Safe Room

Michael Levine, Staff Reporter

Can you imagine a little boy or girl locked in a dark 10 by 10 room that smells of urine? Recent inquiries by parents and the Alaska Law Center have focused on the issue of safe rooms in elementary schools as a way of dealing with students who are a danger to themselves, to others, or to the property. The results of the inquiry make it clear that this is a growing issue in the Anchorage School District and across the United States.

A number of schools in the Anchorage School District have what are called seclusion rooms. On average, the room is 10 by 10 with padded walls and floors and an observation window or camera. The walls and floor are padded so the student cannot harm him/herself. The window or camera allows a staff member to observe the student but not interact with the child directly.

The safe room at Mount Iliamna Elementary in Anchorage was the focus of recent inquiries. Like most seclusion rooms, children were sent there because they were hurting themselves, others or damaging property. Now this doesn’t seem so bad, right? Well those are the rooms that are kept in good condition. A child can be kept in the safe room for 30 minutes to an hour. This is the original purpose and procedure for seclusion rooms, but this is not the case in many places.

In some communities, there are rooms that are smaller than 10 by 10, have little to zero light, and they smell of urine. It was found that some students are sent to the safe room for minor infractions and some are left for long periods of time. One student was sent to the safe room for refusing to do work, and telling the teacher, “No” and “You’re being mean!”  Another student in Ohio was escorted into the safe room from 1:45-2:15pm for refusing to come when the teacher called him and not willingly going to the blue room.

Some people believe the use of these safe rooms for such minor infractions is unacceptable. This is most notably happening in Ohio where lawmakers have just passed a law banning the existence of these seclusion rooms. This is a major step forward for the defense of minors in school. There is very little documentation of how often and how long students are sent to safe rooms, but research does show that a large number of special education students end up in these rooms.  Some people have begun to wonder if safe rooms are just a place to hide troublesome students.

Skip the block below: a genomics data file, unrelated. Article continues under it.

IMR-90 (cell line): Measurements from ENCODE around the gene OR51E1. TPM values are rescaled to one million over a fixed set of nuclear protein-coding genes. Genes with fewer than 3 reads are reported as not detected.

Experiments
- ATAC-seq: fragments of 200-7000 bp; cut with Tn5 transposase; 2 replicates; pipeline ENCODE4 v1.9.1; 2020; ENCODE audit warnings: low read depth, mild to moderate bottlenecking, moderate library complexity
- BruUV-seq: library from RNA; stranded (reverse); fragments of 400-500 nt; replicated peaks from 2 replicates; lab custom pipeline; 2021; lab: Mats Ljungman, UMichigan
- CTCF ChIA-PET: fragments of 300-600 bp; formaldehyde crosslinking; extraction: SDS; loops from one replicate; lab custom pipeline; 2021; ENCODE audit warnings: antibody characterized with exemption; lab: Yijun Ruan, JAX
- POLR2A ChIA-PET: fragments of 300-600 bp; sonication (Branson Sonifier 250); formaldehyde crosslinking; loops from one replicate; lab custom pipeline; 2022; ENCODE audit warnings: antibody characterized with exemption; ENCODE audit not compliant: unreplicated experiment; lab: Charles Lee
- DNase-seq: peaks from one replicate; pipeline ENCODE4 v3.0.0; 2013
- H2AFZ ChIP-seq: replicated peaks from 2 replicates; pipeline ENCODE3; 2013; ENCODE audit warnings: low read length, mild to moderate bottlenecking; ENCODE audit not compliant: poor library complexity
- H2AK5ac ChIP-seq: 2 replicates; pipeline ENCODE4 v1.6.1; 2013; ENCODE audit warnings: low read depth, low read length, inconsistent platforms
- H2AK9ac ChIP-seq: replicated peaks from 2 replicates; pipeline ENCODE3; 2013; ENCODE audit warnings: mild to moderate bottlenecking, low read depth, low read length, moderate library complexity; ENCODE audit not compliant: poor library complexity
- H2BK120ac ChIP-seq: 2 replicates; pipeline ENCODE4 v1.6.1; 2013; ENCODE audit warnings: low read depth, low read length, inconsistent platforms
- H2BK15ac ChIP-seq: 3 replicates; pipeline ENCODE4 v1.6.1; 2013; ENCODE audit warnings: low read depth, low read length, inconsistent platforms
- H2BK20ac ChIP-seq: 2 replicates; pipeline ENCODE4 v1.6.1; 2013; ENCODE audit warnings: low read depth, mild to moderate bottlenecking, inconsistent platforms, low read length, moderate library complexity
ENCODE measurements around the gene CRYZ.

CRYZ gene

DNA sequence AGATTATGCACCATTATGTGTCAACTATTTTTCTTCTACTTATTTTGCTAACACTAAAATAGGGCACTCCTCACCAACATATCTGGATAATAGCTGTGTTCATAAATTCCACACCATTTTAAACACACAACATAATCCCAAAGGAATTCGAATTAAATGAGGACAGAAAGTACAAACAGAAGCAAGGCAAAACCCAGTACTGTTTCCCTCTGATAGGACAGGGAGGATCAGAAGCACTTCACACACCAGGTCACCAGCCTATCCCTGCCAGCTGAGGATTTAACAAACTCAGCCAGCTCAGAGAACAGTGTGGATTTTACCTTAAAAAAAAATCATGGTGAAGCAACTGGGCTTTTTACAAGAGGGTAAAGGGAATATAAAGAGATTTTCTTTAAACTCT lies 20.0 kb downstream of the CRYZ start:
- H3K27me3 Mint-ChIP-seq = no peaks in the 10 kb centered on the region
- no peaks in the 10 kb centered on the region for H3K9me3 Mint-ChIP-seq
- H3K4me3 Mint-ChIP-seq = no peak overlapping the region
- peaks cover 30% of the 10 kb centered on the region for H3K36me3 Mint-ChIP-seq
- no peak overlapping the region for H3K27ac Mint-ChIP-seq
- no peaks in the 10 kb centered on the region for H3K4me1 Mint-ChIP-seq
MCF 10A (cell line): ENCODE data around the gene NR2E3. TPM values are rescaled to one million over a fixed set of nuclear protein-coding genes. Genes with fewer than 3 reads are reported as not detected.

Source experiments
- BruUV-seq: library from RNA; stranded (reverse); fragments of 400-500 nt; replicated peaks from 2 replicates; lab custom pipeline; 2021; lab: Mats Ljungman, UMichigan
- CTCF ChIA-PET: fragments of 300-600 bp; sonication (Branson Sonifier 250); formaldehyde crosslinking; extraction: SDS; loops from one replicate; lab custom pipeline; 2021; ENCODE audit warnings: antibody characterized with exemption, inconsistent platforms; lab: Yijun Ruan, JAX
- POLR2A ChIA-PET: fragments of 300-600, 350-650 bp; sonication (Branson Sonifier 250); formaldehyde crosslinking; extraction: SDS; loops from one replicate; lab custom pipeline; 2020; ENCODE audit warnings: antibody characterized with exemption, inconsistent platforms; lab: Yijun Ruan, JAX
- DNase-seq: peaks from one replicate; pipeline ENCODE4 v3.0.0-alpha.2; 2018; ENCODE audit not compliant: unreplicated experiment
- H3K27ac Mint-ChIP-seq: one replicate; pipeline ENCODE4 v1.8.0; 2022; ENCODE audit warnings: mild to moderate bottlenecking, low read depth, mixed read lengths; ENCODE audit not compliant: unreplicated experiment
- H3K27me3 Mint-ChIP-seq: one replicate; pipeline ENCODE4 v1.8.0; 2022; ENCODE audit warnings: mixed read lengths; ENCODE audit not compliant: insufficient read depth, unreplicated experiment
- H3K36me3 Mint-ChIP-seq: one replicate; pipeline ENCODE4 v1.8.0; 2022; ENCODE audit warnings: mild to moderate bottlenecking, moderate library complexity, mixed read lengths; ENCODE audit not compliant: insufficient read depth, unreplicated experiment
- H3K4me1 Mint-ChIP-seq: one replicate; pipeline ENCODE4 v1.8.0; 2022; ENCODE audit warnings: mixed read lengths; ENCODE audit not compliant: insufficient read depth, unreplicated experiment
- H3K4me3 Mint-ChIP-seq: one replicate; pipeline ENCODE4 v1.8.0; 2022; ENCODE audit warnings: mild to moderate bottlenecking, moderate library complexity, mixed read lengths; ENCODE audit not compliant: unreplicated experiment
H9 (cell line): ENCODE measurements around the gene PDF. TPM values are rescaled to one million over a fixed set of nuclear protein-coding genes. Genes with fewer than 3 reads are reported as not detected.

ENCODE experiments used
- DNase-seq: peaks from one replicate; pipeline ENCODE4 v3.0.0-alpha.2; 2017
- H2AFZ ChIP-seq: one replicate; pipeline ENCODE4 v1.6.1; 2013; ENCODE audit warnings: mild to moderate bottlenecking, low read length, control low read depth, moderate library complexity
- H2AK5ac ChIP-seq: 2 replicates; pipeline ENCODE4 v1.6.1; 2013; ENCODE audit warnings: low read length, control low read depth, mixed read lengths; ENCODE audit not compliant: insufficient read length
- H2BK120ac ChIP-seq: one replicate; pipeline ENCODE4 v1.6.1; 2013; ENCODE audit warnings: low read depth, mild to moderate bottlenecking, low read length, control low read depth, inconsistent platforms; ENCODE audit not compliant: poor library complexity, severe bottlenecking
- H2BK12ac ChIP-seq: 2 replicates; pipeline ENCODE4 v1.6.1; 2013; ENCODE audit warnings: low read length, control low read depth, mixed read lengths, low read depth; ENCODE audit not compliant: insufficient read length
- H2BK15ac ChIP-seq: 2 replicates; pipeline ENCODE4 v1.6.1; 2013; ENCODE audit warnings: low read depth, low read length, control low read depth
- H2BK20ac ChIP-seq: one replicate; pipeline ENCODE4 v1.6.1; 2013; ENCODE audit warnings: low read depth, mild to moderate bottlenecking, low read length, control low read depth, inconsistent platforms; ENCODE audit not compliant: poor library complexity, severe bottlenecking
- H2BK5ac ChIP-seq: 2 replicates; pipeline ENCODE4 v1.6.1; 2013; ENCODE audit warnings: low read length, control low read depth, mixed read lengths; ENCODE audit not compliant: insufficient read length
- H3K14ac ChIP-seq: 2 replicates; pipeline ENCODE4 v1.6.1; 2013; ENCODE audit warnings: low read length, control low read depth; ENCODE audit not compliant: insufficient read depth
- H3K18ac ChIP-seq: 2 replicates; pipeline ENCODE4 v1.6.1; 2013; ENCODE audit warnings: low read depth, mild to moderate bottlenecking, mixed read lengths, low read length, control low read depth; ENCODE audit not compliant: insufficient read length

The reasoning behind seclusion rooms is that if a student poses a threat to himself, others or school property, then a student can be placed into a safe, well lit, and padded observation room so that the student does not hurt themselves or negatively impact the learning of other students. Once the student has calmed down they should be escorted back to class. While the intent of safe rooms may be positive, but records show that procedures are not always followed consistently.

The seclusion room has been used as a place to hide or get rid of troublesome students. ASD teacher Larry Simmons believes, “Safe rooms are misused due to lack of training or teachers wanting to punish students.”  This clearly wasn’t the purpose behind the safe rooms.

Other employees like Karen Levine, librarian at Rogers Park Elementary School, says, “I am not sure if there should be a law that carries legal repercussions if the employees do follow procedure when using the safe room.”

The issues of safe room are multilayered and confusing. There may be no clear solution in sight, but the answer must meet the needs of the student body.